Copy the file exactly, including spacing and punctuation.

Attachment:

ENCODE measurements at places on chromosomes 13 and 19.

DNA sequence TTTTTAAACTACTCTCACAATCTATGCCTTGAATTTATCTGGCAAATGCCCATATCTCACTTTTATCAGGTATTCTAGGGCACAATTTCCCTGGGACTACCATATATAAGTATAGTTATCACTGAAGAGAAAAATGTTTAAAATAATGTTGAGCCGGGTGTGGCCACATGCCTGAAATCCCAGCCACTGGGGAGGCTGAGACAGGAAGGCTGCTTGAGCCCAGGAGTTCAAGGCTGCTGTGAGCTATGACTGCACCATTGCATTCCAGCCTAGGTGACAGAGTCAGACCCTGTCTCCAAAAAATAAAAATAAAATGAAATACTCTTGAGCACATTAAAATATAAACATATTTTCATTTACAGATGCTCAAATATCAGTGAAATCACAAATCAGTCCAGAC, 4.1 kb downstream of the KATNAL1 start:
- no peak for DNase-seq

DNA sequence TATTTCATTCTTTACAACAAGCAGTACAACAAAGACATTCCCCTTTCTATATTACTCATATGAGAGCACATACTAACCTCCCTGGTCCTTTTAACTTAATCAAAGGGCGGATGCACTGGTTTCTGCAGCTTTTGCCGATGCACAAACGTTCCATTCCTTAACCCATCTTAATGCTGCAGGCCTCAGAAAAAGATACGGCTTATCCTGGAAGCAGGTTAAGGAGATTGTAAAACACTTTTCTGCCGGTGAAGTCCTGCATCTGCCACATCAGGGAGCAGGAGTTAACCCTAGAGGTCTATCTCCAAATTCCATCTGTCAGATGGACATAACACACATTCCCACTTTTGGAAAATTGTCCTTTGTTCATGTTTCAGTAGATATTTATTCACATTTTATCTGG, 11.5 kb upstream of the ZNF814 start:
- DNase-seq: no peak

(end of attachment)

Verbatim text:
ENCODE measurements at places on chromosomes 13 and 19.

DNA sequence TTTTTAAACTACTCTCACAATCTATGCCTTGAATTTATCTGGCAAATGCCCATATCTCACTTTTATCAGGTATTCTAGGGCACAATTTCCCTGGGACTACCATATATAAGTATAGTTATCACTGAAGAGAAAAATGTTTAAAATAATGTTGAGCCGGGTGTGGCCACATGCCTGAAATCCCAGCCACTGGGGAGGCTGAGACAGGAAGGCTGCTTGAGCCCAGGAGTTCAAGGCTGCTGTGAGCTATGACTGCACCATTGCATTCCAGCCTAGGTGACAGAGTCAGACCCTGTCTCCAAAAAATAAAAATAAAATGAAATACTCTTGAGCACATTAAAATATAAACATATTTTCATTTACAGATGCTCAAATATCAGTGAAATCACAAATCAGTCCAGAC, 4.1 kb downstream of the KATNAL1 start:
- no peak for DNase-seq

DNA sequence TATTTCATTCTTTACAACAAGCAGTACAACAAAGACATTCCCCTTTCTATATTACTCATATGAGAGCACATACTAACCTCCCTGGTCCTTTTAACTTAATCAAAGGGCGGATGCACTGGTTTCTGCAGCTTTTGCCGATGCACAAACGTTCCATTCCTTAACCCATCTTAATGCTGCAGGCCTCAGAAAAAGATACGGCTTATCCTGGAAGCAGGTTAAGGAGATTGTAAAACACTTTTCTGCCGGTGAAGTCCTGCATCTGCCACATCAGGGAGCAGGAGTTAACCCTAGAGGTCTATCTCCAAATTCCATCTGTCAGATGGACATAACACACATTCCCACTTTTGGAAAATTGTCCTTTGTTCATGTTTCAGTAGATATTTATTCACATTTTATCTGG, 11.5 kb upstream of the ZNF814 start:
- DNase-seq: no peak